By Shucong Zhou
Chinatown in Manhattan
Chinatown is a lively neighborhood in Lower Manhattan, New York . With an estimated population of 90,000 to 100,000 people, Manhattan’sChinatown is also one of the oldest Chinese ethnic enclaves in New York.
Souvenir shops and exotic restaurants greet visitors when they step out of the Canal Street subway station. It comprises the area south of Broome Street and east of Lafayette Street and makes people feel like they are entering a different continent.
The first Chinese immigrants arrived in New York in small numbers in the 18th century. Not until the mid 19th century did a significant number of Chinese move to the East Coast and settle in New York.
Chinatown has become a place with well-preserved Chinese culture as well as a place with mixed culture. In addition to traditional mainland Chinese food like dumplings and Peking duck, Chinatown is embracing many more kinds of cuisines like dishes from Hong Kong, India and Vietnam.
As Chinatown expands, it is moving into the neighborhood known as Little Italy.
“I am so happy to find out there is the Little Italy in Chinatown. I can taste both Chinese food and Italian food whatever I want.
That’s so great,” said Mary, a visitor in Chinatown.
There are many opportunities for tourists to get fully involved in Chinese culture.
Mahayana Buddhist Temple is a center of Buddhism in Chinatown and it has the largest statue of Buddha in New York City. The main worshiping area provides tourists a great place to pray for good luck for their friends and family.
“We believe in Buddhism and think he can bring fortune for us. Every Sunday morning we come here and join in the Buddhist ceremony. We have been doing this for three years, and we are pious followers,” said Wen Yue and her daughter, both residents in Chinatown.
The Museum of Chinese in America
The Museum of Chinese in America (MOCA) at 215 Centre Street was founded in 1980. It is dedicated to preserving and presenting the history, heritage, culture and diverse experiences of people of Chinese descent in the United States.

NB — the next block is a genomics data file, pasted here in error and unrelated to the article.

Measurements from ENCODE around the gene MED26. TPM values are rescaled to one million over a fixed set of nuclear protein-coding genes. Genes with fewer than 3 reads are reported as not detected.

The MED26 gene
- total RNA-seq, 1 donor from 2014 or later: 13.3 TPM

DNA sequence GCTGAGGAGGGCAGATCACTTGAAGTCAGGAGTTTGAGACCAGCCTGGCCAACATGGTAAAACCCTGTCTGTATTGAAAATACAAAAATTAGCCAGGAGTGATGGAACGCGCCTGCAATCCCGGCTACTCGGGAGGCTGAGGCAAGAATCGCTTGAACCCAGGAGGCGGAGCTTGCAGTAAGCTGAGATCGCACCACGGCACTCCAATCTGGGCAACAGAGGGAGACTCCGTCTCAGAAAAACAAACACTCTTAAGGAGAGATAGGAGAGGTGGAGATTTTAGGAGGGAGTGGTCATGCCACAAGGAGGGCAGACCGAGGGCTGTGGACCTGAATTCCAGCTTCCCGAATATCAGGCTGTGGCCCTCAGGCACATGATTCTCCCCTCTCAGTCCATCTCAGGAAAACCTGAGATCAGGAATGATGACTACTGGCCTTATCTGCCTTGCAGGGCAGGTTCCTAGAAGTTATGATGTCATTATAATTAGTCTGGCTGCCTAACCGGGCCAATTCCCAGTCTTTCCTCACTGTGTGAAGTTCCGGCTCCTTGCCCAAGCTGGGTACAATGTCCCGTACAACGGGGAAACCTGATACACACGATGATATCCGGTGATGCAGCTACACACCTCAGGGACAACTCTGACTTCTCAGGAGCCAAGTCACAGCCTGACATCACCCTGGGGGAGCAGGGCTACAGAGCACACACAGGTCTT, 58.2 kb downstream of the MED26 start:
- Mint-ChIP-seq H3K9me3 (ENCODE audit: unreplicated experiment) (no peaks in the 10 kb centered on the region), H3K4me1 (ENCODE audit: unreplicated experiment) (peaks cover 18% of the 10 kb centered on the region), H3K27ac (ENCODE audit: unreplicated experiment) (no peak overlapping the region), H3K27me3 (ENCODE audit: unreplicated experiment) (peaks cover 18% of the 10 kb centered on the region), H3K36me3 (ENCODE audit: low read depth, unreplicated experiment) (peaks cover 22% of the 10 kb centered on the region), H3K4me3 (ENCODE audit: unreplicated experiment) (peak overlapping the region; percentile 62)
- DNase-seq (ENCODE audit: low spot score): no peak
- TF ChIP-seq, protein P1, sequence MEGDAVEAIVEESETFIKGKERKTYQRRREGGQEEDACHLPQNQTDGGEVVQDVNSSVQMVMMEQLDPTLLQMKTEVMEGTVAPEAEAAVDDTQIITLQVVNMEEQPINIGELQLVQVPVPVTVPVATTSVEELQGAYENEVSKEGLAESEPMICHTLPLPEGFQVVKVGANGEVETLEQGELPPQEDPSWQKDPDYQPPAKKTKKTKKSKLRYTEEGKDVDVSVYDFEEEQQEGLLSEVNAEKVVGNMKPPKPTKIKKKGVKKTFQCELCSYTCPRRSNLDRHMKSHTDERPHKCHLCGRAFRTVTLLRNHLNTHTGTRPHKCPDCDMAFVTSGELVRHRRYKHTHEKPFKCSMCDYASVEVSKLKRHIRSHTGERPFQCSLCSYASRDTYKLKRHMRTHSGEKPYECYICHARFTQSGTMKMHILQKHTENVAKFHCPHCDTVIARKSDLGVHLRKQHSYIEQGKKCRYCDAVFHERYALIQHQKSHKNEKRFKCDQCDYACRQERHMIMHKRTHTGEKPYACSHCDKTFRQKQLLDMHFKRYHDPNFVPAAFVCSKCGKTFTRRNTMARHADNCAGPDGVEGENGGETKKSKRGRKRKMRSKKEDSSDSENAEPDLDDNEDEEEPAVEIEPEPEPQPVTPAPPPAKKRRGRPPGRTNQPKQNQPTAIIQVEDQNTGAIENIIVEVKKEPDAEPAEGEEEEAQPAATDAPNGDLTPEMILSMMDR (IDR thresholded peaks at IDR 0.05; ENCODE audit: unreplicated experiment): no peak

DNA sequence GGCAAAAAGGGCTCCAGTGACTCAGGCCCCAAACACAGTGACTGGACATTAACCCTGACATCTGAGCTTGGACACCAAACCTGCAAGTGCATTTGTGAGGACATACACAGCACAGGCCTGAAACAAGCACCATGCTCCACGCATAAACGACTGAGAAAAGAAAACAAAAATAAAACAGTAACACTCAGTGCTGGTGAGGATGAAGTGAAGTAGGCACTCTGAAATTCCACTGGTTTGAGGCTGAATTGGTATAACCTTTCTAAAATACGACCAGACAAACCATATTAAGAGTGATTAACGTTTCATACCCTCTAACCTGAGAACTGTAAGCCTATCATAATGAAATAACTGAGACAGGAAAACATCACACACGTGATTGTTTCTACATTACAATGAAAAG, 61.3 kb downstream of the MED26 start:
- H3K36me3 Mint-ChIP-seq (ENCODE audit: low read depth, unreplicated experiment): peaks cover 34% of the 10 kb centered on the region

The Museum of Chinese in America has amassed a nationally-significant collection of materials documenting Chinese life in America. It was described by the Smithsonian as “ a cultural rescue mission to save a little-known immigrant heritage”.
“I came to MOCA today because I think it will help me relate the history of Chinatown with my own family history,” said Mary Pan, 20, a Chinese immigrant to New York who was visiting MOCA.
MOCA’s Collections and Research Center has more than 65,000 artifacts, photos, memorabilia, documents, oral histories, and art work.
MOCA’s educational programs and workshops aim to provide residents in Chinatown and visitors better opportunities for deeper engagement with the history and contemporary community issues.
“I have been working in this museum for three years. We work as a workshop and provide educating programs to engage participants in an active learning process. We want to make the history alive, and instill a love for lifelong learning,” said Sam Guo, an educator in MOCA.
A Glimpse into the Chinese Community
Columbus Park, formerly known as Mulberry Bend Park, is a public park on 67 Mulberry Street in Chinatown, Manhattan, New York.
At Columbus Park in Chinatown, visitors can get a glimpse of the diversity of the neighborhood, especially on weekends.
There are amateur Chinese opera troupes performing in the park, residents playing mahjong and cards, folks practicing tai chi and learning kung fu, and the stray fortune-teller or two.
“Every weekend I come to the Columbus Park. There are always a lot of things to do here. The facilities are basic, but the atmosphere is just wonderful,” said Zhang, a resident living in Chinatown for two years.
Columbus Park is separated into two parts. The north part is for older Chinese people playing musical instruments or card games. The south part is for children and there is a playground with all kinds of facilities.
“I love to see children playing here. It is quite relaxing here and seeing Chinese children and the American children getting along well and playing together is very interesting. I saw the Chinese children taught the American how to play PIng-Pong,” said Bill, a New Yorker.
There is also a statue honoring Dr. Sun Yatsen, the leader of the 1911 Chinese revolution in the northern part of the park.
Authentic Chinese Food in Chinatown
Lots of the so called Chinese food in Chinatown are different from the authentic Chinese food in China. Some of the restaurants changed their cooking styles to better fit the taste of foreigners.
However, there are some Chinese food in Chinatown that taste just the same as they do in China.
Little Sheep Mongolian Hot Pot at 105 Bowery is a restaurant with a mission to introduce Mongolian culture and food to North America.
“What is so special and delicious is our broth, which is prepared for more than 8 hours with a variety of herbs and spices. It tastes the same as it does in China because we apply the same method to make the broth,” said Zheng Yan, a waitress in the restaurant.
Dim Sum Go Go is another Chinese restaurant on 5 East Broadway in Chinatown. It serves Cantonese food, a cuisine from Southern China.
“I went to China two years ago and that was the first time I tried the Dim Sum with my family. I was so happy when I found the same dishes in Chinatown. I love Har Gow and Chueng Fun very much,” said Jimmy Scarano, a New Yorker.
SHUCONG ZHOU is a senior high school student from Beijing, China.